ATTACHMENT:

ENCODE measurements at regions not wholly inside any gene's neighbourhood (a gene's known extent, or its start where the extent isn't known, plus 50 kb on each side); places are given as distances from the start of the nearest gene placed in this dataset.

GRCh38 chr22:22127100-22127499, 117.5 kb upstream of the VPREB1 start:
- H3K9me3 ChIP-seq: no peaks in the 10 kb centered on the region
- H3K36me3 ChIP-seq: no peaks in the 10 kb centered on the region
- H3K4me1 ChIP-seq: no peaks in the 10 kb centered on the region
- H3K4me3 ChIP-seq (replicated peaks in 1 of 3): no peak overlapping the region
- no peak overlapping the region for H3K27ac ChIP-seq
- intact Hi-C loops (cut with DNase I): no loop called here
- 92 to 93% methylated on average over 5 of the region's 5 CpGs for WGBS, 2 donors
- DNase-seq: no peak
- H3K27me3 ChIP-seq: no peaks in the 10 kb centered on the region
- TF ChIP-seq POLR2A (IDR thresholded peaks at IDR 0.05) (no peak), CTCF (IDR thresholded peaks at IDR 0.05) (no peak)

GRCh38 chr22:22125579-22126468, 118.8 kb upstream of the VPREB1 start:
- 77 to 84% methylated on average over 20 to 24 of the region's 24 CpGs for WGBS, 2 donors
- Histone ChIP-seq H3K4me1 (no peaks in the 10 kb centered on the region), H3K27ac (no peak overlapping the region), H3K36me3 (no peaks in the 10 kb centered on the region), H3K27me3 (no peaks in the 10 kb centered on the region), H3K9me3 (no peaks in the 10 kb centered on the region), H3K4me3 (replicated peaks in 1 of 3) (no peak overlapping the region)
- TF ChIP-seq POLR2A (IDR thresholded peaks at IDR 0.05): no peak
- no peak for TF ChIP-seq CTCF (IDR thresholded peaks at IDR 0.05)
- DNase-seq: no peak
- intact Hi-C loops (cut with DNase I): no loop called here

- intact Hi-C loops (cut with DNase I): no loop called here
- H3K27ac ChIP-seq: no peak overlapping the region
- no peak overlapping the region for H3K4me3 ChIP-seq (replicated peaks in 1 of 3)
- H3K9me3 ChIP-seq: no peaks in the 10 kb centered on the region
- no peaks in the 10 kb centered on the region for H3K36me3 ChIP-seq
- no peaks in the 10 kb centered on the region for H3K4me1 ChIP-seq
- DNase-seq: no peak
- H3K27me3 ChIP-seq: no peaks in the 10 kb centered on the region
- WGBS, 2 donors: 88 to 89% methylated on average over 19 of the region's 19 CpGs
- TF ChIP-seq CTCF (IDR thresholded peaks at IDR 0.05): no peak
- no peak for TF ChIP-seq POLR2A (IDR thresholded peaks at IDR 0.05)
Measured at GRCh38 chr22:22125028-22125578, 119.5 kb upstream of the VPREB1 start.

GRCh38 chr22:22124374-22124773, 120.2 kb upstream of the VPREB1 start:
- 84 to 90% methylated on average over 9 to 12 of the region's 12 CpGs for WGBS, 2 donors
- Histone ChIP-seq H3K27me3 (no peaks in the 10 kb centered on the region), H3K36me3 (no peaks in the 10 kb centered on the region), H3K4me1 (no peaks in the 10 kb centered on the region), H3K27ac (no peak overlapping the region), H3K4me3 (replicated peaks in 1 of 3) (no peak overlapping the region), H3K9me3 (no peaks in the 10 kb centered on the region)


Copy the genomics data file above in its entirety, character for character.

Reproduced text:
ENCODE measurements at regions not wholly inside any gene's neighbourhood (a gene's known extent, or its start where the extent isn't known, plus 50 kb on each side); places are given as distances from the start of the nearest gene placed in this dataset.

GRCh38 chr22:22127100-22127499, 117.5 kb upstream of the VPREB1 start:
- H3K9me3 ChIP-seq: no peaks in the 10 kb centered on the region
- H3K36me3 ChIP-seq: no peaks in the 10 kb centered on the region
- H3K4me1 ChIP-seq: no peaks in the 10 kb centered on the region
- H3K4me3 ChIP-seq (replicated peaks in 1 of 3): no peak overlapping the region
- no peak overlapping the region for H3K27ac ChIP-seq
- intact Hi-C loops (cut with DNase I): no loop called here
- 92 to 93% methylated on average over 5 of the region's 5 CpGs for WGBS, 2 donors
- DNase-seq: no peak
- H3K27me3 ChIP-seq: no peaks in the 10 kb centered on the region
- TF ChIP-seq POLR2A (IDR thresholded peaks at IDR 0.05) (no peak), CTCF (IDR thresholded peaks at IDR 0.05) (no peak)

GRCh38 chr22:22125579-22126468, 118.8 kb upstream of the VPREB1 start:
- 77 to 84% methylated on average over 20 to 24 of the region's 24 CpGs for WGBS, 2 donors
- Histone ChIP-seq H3K4me1 (no peaks in the 10 kb centered on the region), H3K27ac (no peak overlapping the region), H3K36me3 (no peaks in the 10 kb centered on the region), H3K27me3 (no peaks in the 10 kb centered on the region), H3K9me3 (no peaks in the 10 kb centered on the region), H3K4me3 (replicated peaks in 1 of 3) (no peak overlapping the region)
- TF ChIP-seq POLR2A (IDR thresholded peaks at IDR 0.05): no peak
- no peak for TF ChIP-seq CTCF (IDR thresholded peaks at IDR 0.05)
- DNase-seq: no peak
- intact Hi-C loops (cut with DNase I): no loop called here

- intact Hi-C loops (cut with DNase I): no loop called here
- H3K27ac ChIP-seq: no peak overlapping the region
- no peak overlapping the region for H3K4me3 ChIP-seq (replicated peaks in 1 of 3)
- H3K9me3 ChIP-seq: no peaks in the 10 kb centered on the region
- no peaks in the 10 kb centered on the region for H3K36me3 ChIP-seq
- no peaks in the 10 kb centered on the region for H3K4me1 ChIP-seq
- DNase-seq: no peak
- H3K27me3 ChIP-seq: no peaks in the 10 kb centered on the region
- WGBS, 2 donors: 88 to 89% methylated on average over 19 of the region's 19 CpGs
- TF ChIP-seq CTCF (IDR thresholded peaks at IDR 0.05): no peak
- no peak for TF ChIP-seq POLR2A (IDR thresholded peaks at IDR 0.05)
Measured at GRCh38 chr22:22125028-22125578, 119.5 kb upstream of the VPREB1 start.

GRCh38 chr22:22124374-22124773, 120.2 kb upstream of the VPREB1 start:
- 84 to 90% methylated on average over 9 to 12 of the region's 12 CpGs for WGBS, 2 donors
- Histone ChIP-seq H3K27me3 (no peaks in the 10 kb centered on the region), H3K36me3 (no peaks in the 10 kb centered on the region), H3K4me1 (no peaks in the 10 kb centered on the region), H3K27ac (no peak overlapping the region), H3K4me3 (replicated peaks in 1 of 3) (no peak overlapping the region), H3K9me3 (no peaks in the 10 kb centered on the region)